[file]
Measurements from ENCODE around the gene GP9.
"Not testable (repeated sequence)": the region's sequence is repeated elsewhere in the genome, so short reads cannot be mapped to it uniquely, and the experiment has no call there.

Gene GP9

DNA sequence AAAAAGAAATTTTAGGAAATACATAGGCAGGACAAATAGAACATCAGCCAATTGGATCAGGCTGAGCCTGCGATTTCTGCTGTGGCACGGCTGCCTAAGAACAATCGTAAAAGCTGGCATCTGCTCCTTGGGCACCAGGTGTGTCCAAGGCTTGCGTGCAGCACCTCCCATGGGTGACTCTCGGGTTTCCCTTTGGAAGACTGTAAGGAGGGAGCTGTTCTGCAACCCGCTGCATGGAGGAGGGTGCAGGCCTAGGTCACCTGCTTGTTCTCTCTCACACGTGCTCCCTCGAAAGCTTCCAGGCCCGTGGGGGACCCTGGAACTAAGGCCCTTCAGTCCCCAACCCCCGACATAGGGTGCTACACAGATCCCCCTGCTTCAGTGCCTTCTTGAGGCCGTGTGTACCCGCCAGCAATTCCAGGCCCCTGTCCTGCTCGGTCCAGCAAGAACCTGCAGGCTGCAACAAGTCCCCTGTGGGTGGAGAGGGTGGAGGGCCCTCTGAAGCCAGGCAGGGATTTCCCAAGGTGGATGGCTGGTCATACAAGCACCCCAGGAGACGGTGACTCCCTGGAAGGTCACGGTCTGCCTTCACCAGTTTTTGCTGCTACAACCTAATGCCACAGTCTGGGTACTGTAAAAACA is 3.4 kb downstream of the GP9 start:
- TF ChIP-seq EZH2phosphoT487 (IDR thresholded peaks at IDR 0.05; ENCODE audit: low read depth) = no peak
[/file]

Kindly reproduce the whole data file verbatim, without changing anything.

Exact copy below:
Measurements from ENCODE around the gene GP9.
"Not testable (repeated sequence)": the region's sequence is repeated elsewhere in the genome, so short reads cannot be mapped to it uniquely, and the experiment has no call there.

Gene GP9

DNA sequence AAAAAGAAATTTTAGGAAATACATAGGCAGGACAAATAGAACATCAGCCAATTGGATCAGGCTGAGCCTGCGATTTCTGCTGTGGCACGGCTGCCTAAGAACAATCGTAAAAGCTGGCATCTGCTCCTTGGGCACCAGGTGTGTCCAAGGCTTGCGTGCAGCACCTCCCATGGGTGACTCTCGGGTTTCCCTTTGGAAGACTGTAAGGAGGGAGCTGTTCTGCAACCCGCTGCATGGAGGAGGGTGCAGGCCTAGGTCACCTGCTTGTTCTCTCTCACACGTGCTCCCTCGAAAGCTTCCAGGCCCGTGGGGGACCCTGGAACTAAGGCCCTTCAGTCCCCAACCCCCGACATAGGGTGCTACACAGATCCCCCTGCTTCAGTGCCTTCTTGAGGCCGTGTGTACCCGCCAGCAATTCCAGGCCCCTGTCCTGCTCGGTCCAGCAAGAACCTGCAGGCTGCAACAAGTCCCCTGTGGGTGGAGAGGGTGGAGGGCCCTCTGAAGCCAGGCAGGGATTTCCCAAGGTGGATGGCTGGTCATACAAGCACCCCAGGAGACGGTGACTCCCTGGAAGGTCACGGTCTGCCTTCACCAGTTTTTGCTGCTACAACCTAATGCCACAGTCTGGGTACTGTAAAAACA is 3.4 kb downstream of the GP9 start:
- TF ChIP-seq EZH2phosphoT487 (IDR thresholded peaks at IDR 0.05; ENCODE audit: low read depth) = no peak